Where to stay in Shinjuku, our top AirBnB’s
Ideally, you want to stay near Shinjuku station for the sake of convenience.
Affordable price range: Shiny House – colorful apartment and good location
Moderate price range: Cozy Vibes Loft – compact apartment in a great location
Luxury price range: Stylish and Luxury – elegant apartment with modern furnishing and plenty of utilities
Where to go to experience the nightlife – Shibuya
Shibuya is much like Shinjuku, but younger.
If you’re a person in your early 20s (or feel like it) traveling for fun with friends, hoping to enjoy what modern cities have to offer to a youthful crowd, you’ll find yourself enjoying Shibuya the most.
This area is connected to the rest of Tokyo and outside areas identically to Shinjuku.
What to do in Shibuya?
See Shibuya Crossing
Can you imagine trying to cross the street at the same time as roughly 3000 other people? Well, that’s what Shibuya Crossing looks like in peak time. This world-famous crosswalk is a favorite of photography enthusiasts and professionals, and the busy streets it connects are great to take a walk on and experience the city.
Visit Shibuya Station
Right next to the crossing is Shibuya Station. Drop by to see and take pictures with the mural “Myth of Tomorrow” created Taro Okamoto, a Japanese artist.
Learn about Shintoism
When you get tired of urban scenery, visit Yoyogi Park, there you will find the Meiji Shrine a religious temple of Shintoism.
Time to party
As we mentioned, this part of Tokyo is especially known for the nightlife. Although there’s a variety of activities to choose from, such as bars and karaoke joints, definitely set aside at least one night to visit one of the famous clubs. Some highly recommended ones are:
- Sound Museum Vision
Where to stay in Shibuya, our top AirBnB’s
Shibuya Crossing is your landmark for orientation is Shibuya, here are some apartments nearby:
Affordable price range: Shibuya109 – cozy apartment with hot tub
Moderate price range: S103 – nice apartment in a great residential complex
Luxury price range: Japanese Elegance – modern meets traditional in this gorgeous, spacious apartment
Where to go for a luxury experience – Ginza (Chuo City)
Ginza is one of the oldest districts of Tokyo, with inceptions around the early 17th century, back when the city was still known as Edo. It is part of a larger district known as Chuo City. Those looking for authentic Tokyo, who have some extra cash to spend, should look no further than Ginza. The area is world-famous for its shopping experience, offering luxury retailers as well as some bargaining options.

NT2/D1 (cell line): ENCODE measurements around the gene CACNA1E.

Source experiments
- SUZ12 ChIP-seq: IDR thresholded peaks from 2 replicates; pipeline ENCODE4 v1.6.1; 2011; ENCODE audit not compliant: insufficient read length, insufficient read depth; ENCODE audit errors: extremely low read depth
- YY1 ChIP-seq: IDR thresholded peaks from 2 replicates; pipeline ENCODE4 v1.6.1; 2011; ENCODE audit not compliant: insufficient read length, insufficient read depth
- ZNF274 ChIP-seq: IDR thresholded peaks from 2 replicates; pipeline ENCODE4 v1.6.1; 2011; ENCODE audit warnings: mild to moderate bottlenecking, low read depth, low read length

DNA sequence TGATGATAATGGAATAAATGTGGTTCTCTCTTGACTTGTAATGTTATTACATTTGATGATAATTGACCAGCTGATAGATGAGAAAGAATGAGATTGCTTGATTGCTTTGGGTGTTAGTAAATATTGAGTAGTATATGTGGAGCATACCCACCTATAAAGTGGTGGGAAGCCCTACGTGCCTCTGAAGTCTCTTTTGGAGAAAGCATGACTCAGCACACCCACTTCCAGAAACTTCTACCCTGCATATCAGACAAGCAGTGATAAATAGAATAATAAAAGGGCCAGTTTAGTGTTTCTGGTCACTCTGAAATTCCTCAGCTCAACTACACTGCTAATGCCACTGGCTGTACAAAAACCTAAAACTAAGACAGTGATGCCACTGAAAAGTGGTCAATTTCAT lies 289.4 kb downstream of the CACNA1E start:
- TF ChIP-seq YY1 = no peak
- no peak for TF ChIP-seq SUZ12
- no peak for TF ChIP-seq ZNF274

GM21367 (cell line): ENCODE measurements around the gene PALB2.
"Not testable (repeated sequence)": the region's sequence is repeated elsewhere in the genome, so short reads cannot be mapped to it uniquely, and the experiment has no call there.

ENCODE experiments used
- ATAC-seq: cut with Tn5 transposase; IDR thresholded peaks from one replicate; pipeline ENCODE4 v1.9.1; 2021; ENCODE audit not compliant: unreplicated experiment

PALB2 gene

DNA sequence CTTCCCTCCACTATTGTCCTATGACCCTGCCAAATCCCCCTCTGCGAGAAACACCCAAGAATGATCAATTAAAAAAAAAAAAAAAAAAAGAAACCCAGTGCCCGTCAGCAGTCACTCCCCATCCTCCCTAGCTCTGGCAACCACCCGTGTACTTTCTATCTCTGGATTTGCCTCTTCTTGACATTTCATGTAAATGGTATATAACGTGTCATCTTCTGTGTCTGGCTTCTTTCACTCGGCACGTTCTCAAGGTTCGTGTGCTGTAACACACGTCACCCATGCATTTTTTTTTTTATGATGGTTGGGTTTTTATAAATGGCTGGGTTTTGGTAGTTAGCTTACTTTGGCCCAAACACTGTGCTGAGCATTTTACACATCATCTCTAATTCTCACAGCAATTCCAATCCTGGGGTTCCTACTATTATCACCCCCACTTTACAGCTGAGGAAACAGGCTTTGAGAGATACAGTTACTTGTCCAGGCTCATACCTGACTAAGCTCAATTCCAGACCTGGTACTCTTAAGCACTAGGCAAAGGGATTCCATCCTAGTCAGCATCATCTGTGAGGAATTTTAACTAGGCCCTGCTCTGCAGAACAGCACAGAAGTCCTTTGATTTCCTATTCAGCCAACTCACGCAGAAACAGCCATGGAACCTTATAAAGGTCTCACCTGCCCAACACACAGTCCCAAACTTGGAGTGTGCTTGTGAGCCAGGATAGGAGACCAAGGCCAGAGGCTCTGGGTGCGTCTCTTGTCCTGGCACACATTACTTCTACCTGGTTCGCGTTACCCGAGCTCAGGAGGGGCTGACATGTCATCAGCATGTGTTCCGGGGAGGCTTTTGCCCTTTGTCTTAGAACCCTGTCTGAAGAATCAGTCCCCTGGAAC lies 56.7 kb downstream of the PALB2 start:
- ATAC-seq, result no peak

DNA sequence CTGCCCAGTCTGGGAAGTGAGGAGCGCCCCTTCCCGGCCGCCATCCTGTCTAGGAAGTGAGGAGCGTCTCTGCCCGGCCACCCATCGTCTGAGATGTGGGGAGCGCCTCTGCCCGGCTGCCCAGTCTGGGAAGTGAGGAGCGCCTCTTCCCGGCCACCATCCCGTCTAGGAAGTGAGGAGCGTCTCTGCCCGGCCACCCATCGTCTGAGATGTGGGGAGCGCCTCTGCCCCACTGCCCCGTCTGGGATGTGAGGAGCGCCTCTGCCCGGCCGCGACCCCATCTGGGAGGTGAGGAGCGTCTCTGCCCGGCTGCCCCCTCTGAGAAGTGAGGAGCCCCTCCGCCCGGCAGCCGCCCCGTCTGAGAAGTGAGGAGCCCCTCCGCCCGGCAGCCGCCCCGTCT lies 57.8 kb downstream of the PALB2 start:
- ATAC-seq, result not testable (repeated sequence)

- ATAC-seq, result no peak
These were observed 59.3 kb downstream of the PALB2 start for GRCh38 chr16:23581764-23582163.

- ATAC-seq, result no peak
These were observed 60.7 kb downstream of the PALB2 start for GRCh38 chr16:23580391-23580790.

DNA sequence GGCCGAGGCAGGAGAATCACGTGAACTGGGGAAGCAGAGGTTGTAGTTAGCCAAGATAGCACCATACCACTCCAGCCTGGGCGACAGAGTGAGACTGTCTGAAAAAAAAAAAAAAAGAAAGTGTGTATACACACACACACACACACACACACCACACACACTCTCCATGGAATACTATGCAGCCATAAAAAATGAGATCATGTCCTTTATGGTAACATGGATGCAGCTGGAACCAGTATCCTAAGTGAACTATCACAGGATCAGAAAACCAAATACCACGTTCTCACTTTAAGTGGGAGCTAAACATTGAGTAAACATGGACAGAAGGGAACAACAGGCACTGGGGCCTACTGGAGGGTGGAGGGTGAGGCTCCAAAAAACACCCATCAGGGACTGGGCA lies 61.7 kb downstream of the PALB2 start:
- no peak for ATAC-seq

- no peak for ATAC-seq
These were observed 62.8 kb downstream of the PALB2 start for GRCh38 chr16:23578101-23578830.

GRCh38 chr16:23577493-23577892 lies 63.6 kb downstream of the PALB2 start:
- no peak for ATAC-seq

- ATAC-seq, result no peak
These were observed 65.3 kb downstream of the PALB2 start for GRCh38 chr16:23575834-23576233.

What to do in Ginza?
Go luxury shopping
This is one of the most enjoyable ways to spend time in this district. Visit one of the many shopping centers, such as the Ginza Six, many of which pack additional features, such as restaurants and art galleries, on top of their luxury retail stores.
Hunt for bargains and discounts
Although Ginza is associated with luxury shopping, bargain stores, second-hand stores, and outlets also exist. It can be a lot of fun to look for these and the deals will be amazing.
Visit Hamarikyu Gardens
When you’re tired of shopping, stop by Hamarikyu Gardens. What makes them unique is the saltwater that comes directly from Tokyo Bay. If you look closely at the lake, you’ll see some fish species that are traditionally only seen in the ocean.
Embrace your sophisticated and artistic side
Visit places like Shiseido gallery and the Kabukiza theater – home of the world-famous Kabuki, a form of Japanese drama performed through dancing and singing.
Where to stay in Ginza, out top AirBnB’s
There are no direct AirBnB’s in the Ginza area, so we’ve chosen some in Chuo City that are nearby:
Affordable price range: Private Room close to Ginza – compact room in a good location
Moderate price range: Tsukiji area apartment – private apartment inside a hotel complex with 24-hour reception
Luxury price range: Just Jazz Studio – fully furnished modern studio with elegant interior